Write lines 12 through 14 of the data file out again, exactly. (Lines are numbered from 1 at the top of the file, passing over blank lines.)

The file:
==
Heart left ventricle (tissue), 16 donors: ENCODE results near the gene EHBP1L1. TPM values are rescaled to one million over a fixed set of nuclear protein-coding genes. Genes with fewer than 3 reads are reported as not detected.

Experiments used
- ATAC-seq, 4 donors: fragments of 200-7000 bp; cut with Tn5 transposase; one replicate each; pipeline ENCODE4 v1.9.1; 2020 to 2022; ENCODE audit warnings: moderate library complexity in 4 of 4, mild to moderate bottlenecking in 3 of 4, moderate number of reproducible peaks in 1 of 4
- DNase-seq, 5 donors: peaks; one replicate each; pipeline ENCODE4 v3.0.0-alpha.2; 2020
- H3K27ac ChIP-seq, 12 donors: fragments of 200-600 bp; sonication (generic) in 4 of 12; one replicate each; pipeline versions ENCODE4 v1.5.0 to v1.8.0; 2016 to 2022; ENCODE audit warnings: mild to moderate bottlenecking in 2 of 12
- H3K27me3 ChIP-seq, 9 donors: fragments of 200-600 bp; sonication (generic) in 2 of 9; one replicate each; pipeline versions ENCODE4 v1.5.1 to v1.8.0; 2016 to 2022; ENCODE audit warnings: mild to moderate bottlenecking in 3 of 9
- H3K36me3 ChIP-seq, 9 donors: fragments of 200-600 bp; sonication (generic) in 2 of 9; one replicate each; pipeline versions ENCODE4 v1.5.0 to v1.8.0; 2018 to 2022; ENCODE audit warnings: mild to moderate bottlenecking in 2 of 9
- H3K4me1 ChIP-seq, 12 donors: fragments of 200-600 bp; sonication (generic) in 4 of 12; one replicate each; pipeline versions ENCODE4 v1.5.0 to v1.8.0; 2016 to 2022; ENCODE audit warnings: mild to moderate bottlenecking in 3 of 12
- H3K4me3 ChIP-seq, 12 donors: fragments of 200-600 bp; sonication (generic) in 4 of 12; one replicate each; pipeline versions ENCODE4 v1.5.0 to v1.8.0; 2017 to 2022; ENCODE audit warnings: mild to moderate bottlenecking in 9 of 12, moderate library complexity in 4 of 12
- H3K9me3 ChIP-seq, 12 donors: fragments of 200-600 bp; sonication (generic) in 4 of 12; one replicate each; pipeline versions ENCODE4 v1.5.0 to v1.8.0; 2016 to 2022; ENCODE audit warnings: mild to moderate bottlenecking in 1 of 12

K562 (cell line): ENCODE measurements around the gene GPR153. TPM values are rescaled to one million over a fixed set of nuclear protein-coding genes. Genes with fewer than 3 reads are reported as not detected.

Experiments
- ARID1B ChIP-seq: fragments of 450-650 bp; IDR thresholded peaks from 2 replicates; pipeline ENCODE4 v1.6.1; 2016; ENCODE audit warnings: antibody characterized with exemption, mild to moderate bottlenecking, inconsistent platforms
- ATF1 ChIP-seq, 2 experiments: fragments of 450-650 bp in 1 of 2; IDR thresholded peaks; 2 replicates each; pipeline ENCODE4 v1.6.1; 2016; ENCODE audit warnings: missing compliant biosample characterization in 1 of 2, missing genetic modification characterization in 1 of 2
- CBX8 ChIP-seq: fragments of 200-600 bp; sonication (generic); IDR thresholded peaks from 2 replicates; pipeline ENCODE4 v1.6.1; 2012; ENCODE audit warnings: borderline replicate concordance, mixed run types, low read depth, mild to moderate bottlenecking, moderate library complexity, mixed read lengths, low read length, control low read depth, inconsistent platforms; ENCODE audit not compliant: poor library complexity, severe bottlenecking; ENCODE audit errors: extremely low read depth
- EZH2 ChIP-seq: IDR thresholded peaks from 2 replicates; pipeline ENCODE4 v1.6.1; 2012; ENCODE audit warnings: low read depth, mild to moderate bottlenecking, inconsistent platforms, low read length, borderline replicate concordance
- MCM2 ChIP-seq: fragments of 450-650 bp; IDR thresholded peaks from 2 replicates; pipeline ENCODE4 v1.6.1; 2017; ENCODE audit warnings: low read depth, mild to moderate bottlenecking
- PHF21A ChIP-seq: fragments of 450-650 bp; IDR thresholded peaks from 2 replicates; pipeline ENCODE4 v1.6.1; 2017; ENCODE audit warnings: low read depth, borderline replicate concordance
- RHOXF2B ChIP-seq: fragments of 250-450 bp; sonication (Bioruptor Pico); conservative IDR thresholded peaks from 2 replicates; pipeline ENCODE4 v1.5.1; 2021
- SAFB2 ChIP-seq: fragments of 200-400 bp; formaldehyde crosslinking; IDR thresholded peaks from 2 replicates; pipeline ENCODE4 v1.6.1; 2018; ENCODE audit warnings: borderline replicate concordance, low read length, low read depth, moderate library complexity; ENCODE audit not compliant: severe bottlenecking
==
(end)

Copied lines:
Experiments
- ARID1B ChIP-seq: fragments of 450-650 bp; IDR thresholded peaks from 2 replicates; pipeline ENCODE4 v1.6.1; 2016; ENCODE audit warnings: antibody characterized with exemption, mild to moderate bottlenecking, inconsistent platforms
- ATF1 ChIP-seq, 2 experiments: fragments of 450-650 bp in 1 of 2; IDR thresholded peaks; 2 replicates each; pipeline ENCODE4 v1.6.1; 2016; ENCODE audit warnings: missing compliant biosample characterization in 1 of 2, missing genetic modification characterization in 1 of 2